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Basically, in lieu of threading the eye, you pop the thread in through the tension points on the tip of the needle. They’ll change your life.
xo LC

Needles & Threads! Oh My! Part 4

It’s the final installment of the Needles & Threads series!

Part 1: Needles with Shirley Bailey
Part 2: Threads with Shirley Bailey
Part 3: Quilting Threads with Kelly Wood
Part 4: TODAY! (aka What I Use)

Thank you so much to Shirley & Kelly for their help!! Now, I want to highlight my favorites! I’m starting with the finest threads and going to the thickest. I’ve listed my chosen needle in (parentheses). It’s always just a starting point though. On any given day, I might find a different needle or thread that works better. Especially with quilting, I always do a test patch:)

YLI Silk 100 wt: (Appliqué Gold’n Glide 11) I LOVE this thread for hand appliqué. It glides easily and melts into the fabric. I use neutrals; I own a pale gray, a medium taupe and a charcoal. I choose the one closest in value and go with it. No matching. When you thread your needle, put your needle at the end of the thread that you pull off the spool first. You will sew with the thread in the same orientation that it comes off the spool. This will prevent kinks and tangles!

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YLI Silk 100 wt: (Appliqué Gold’n Glide 11) I also use silk to sew my binding. I double the thread for this though. Thanks to Gina for this tip; it changed my life!

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Mettler Fine Embroidery 60 wt: (Microtex Sharp 60) When I’m piecing with voile or making a voile garment, I like this combination. Even though this thread is fine, it’s still strong:) And the smaller needle prevents puckering. If I still get puckering, I lower my stitch length.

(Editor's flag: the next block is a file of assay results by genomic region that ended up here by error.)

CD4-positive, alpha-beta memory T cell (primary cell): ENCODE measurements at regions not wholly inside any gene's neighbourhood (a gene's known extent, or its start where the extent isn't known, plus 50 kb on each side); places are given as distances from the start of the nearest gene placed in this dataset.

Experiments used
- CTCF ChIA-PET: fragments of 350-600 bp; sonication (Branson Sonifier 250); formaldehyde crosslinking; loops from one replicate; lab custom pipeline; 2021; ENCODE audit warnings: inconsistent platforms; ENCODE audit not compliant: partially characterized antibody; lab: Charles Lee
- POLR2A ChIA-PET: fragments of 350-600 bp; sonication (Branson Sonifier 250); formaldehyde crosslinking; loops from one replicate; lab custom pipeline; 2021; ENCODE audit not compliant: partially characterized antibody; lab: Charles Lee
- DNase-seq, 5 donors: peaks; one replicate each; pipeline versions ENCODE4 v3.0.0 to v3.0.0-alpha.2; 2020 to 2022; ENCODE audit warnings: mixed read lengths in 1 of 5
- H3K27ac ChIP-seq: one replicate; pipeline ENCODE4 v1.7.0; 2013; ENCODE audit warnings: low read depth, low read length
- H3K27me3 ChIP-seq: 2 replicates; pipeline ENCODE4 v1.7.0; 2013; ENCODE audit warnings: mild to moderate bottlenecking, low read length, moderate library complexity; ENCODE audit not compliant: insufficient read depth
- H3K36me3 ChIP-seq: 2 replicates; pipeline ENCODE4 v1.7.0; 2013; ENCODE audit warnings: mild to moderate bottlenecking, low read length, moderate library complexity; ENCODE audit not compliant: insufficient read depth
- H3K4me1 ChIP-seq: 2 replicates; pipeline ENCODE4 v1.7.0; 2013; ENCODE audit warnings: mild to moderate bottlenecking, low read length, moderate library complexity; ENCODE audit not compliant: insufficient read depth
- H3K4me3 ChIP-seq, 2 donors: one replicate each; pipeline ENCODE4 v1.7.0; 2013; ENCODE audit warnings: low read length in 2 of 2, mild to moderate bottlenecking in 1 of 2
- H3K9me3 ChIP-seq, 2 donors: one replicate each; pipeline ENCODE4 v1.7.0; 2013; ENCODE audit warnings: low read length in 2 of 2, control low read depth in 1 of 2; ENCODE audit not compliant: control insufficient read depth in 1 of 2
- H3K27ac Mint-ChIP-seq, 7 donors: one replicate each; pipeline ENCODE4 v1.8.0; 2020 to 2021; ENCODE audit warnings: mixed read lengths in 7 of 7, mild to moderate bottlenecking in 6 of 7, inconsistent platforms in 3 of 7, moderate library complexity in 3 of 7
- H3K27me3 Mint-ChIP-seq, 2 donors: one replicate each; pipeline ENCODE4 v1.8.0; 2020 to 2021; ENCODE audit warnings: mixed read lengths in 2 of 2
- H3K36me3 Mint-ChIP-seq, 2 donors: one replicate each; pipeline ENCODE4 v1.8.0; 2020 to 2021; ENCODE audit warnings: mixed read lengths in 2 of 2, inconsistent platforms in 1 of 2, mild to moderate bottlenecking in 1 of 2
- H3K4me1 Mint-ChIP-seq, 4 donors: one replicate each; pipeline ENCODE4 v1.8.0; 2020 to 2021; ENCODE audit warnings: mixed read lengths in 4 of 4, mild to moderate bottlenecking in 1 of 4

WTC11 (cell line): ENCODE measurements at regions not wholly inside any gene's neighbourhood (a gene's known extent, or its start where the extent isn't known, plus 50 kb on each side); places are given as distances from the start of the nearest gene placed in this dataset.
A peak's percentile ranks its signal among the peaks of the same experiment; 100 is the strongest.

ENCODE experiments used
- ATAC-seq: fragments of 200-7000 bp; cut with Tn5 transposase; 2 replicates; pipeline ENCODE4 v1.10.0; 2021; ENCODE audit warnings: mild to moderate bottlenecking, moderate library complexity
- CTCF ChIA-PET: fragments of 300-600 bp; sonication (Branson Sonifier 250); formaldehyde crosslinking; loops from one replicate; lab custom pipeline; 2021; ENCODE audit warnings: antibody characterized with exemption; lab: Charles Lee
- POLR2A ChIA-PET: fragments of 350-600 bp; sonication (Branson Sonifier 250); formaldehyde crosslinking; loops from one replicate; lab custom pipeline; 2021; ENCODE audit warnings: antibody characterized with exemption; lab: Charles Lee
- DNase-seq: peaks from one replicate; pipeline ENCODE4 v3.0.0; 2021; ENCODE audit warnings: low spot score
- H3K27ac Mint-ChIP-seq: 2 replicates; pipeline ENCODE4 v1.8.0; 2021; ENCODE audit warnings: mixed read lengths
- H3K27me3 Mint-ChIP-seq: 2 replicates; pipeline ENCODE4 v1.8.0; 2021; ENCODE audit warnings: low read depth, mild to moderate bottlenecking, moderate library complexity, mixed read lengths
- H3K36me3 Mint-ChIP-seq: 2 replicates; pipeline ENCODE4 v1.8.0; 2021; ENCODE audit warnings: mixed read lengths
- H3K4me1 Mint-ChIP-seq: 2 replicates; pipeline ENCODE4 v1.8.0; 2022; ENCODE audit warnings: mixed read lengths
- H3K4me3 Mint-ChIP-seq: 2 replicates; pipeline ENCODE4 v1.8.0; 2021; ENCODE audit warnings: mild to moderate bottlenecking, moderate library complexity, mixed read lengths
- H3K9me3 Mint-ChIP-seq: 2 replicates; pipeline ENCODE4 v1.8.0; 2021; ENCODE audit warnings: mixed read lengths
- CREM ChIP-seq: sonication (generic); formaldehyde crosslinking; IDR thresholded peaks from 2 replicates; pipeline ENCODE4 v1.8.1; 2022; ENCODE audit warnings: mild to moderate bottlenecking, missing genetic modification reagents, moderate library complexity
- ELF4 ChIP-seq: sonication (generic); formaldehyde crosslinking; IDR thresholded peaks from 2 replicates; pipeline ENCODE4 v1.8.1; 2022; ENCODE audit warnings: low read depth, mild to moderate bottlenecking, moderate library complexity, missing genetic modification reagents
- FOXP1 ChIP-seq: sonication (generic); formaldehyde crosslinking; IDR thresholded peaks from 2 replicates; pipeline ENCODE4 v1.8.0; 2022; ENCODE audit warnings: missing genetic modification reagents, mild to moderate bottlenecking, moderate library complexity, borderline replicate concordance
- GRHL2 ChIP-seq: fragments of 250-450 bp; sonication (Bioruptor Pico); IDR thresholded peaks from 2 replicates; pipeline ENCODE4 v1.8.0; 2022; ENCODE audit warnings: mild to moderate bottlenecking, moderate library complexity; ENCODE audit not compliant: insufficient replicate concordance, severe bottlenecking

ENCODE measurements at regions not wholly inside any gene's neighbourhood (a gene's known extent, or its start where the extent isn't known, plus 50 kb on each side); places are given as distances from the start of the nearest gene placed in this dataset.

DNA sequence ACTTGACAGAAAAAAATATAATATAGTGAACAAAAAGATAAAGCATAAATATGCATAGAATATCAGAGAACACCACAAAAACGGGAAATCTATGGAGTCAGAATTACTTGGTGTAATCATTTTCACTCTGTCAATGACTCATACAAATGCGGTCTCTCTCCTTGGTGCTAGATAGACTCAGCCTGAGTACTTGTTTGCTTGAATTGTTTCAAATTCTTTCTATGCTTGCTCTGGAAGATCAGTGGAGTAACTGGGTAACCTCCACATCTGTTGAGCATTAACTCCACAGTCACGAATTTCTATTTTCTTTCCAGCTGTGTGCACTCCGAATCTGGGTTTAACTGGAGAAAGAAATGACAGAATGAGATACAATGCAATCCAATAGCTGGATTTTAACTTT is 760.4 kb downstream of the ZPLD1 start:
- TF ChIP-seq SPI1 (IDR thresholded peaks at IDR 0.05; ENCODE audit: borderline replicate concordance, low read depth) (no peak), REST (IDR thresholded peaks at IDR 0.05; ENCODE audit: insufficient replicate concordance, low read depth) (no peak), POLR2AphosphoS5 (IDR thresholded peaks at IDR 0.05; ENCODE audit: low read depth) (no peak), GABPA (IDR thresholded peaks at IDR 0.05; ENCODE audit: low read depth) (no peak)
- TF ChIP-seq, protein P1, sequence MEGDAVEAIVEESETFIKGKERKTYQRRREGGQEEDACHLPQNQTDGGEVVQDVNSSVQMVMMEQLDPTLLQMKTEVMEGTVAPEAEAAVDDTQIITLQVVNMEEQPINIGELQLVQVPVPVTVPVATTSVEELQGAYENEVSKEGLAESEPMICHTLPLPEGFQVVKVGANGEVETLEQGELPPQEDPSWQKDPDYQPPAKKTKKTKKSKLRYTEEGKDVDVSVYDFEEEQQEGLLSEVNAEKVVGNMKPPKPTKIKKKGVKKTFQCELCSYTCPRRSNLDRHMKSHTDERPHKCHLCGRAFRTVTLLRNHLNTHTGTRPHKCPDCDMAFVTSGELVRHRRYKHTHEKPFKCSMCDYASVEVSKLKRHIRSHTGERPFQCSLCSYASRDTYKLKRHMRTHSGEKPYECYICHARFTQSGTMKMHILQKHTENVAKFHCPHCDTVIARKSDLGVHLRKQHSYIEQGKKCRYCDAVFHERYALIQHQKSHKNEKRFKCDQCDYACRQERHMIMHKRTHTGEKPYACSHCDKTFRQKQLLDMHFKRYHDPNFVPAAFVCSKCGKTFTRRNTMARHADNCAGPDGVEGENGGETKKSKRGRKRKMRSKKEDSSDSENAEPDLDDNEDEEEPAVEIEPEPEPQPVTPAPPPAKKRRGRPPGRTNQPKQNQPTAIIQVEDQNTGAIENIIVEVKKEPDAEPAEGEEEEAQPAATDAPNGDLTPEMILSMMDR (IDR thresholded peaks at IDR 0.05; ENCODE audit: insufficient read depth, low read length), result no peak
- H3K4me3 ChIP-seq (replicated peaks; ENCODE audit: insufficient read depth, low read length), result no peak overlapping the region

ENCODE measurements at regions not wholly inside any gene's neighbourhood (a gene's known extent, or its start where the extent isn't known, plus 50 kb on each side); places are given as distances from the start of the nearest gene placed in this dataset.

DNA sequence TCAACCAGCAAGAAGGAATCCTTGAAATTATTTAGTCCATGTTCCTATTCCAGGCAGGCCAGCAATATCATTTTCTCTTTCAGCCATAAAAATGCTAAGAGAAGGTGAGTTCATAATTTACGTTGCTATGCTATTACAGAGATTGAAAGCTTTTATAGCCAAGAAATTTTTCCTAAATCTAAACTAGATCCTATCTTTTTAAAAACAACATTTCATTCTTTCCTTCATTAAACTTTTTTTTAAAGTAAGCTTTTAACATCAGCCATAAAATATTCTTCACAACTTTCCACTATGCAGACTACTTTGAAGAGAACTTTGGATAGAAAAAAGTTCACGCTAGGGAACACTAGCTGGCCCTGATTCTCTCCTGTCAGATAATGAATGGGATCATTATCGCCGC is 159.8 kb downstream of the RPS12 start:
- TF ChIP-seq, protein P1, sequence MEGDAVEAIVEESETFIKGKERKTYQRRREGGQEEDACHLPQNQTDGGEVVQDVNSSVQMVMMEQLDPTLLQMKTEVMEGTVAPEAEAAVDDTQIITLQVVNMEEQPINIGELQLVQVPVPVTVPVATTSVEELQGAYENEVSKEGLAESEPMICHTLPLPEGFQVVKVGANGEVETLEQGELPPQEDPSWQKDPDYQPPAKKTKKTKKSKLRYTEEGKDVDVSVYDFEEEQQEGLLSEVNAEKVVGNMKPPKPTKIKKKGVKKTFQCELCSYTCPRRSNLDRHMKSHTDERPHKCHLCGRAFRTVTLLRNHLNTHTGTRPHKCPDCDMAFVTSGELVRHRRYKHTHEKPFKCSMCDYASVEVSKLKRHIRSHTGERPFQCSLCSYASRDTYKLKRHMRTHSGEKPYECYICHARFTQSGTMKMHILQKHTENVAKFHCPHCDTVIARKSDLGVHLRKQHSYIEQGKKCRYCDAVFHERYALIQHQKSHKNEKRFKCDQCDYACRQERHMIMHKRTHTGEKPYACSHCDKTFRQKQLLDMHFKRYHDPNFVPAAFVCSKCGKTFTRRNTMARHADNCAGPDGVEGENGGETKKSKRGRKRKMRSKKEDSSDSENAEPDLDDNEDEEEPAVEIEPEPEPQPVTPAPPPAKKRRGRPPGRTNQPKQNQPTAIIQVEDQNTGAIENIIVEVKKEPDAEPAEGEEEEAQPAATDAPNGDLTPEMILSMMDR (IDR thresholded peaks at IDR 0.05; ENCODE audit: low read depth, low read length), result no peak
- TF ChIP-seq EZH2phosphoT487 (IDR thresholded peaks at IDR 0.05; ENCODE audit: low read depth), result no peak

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Aurifil 50 wt: (Microtex Sharp 80) I piece my quilts with this; I mainly use cream or light grey. I should buy it by the case:) It’s 2-ply so it’s thin, but it’s also strong. It never fails me.
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Aurifil 50 wt: (Microtex Sharp 70) I also use Aurifil for foundation piecing/paper piecing! I use a finer needle because it makes finer holes in the paper and better perforation.

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Mettler Silk Finish 50 wt: (Microtex Sharp 80) When I am constructing a tote or pouch, I use Mettler 50 wt. Because it is 3-ply, it’s a little stronger than the Aurifil 50 wt which is 2-ply. Although I will admit to sometimes being lazy and using the Aurifil because it is already on my machine if I’m just making a pouch. For totes and bags, I always use Mettler 50 wt!